Species differences are known to occur with the effects of social isolation and these may depend on the behavioural and ecological characteristics of the primate (Crockett, et al., 2000). In addition, it may be that because spider monkeys live in a social system characterised by high fission-fusion dynamics and therefore typical to have individuals travelling on their own for days or weeks at time (Schaffner and Aureli personal communication) such separations are not stressful for this species.

In summary this long term investigation into the effects of various social stressors on a group of zoo-housed spider monkeys found aggressive events to elicit the greatest stress response and that these were affected by severity, time and role.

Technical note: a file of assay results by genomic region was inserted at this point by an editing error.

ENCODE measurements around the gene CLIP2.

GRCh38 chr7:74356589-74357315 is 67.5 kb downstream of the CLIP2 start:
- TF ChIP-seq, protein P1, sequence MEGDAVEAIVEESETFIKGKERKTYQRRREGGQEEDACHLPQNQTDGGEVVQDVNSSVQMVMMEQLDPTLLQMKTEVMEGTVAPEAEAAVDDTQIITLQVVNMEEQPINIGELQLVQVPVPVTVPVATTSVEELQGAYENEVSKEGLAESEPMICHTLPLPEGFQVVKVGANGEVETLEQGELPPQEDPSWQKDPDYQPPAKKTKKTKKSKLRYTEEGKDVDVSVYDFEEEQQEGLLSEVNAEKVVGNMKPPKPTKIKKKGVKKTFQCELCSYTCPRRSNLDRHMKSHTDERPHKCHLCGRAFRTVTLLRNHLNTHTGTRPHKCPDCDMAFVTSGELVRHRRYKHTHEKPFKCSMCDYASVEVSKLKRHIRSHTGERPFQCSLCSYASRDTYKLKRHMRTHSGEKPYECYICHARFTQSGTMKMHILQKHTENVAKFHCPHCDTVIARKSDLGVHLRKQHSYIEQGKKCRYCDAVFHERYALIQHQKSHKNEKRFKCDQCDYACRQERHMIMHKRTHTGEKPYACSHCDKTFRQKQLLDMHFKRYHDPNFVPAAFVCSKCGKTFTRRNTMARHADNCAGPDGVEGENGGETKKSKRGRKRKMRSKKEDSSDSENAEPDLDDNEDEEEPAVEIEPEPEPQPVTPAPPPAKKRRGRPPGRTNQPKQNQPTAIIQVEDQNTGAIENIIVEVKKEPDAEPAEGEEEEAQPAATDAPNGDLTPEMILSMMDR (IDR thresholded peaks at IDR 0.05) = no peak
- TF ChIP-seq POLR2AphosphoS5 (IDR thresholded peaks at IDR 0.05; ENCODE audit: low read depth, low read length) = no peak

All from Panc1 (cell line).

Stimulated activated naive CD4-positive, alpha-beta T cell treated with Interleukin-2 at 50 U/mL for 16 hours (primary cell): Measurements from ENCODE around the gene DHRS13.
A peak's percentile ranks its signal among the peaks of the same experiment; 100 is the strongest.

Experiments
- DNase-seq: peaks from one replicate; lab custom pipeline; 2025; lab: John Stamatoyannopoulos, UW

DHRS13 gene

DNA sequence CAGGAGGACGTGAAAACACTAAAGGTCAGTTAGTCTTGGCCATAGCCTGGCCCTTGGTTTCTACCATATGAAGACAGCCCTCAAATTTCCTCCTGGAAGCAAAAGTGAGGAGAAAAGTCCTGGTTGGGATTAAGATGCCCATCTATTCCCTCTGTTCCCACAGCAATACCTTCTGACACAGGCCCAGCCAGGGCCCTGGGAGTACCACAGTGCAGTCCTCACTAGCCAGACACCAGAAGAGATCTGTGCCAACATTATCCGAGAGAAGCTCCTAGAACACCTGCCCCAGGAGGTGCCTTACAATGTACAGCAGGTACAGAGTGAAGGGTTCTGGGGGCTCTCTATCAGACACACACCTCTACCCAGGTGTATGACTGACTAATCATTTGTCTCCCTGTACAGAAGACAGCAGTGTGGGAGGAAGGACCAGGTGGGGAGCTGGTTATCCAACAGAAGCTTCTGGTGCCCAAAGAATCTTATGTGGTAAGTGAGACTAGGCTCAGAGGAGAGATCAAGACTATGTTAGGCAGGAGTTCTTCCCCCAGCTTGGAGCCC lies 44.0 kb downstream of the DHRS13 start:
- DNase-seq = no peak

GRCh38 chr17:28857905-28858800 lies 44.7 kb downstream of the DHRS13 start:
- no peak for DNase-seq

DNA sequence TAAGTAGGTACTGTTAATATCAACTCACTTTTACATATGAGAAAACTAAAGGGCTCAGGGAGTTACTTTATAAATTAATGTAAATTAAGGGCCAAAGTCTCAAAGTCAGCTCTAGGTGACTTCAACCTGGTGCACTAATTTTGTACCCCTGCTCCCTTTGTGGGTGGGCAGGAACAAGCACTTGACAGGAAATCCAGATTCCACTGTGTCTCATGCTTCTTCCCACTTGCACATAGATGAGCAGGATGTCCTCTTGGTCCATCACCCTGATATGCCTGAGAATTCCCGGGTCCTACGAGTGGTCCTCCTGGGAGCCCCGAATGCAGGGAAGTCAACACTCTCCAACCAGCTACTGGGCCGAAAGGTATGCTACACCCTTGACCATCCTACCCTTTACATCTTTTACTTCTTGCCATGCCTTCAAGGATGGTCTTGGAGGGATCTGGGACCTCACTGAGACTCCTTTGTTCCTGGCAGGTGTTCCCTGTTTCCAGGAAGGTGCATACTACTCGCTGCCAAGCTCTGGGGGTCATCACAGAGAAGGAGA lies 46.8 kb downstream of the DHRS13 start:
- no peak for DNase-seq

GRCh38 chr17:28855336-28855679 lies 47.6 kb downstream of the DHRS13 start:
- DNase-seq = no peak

Only for the rare incidents of lethal aggression were there sustained increases in GCs, which may represent distress to the animals concerned. For reproductive events there was no evidence for any stress response associated with ovulation and mating events even though a zoo environment reduces the potential for consortships away from the rest of the group. High GC levels in the week prior to birth were found, but this represents physiological effects of a higher metabolism and has also been found in other primate species during late pregnancy (Setchell, et al., 2008). A high level of GC for other females during birth was unexpected but may be related to the effect of novelty which can elicit increases in GC levels (Hennessys, et al., 1995), or an increase in overall activity as proposed when similar results were observed in a group of captive bonobos (Pan paniscus) (Behringer, et al., 2009).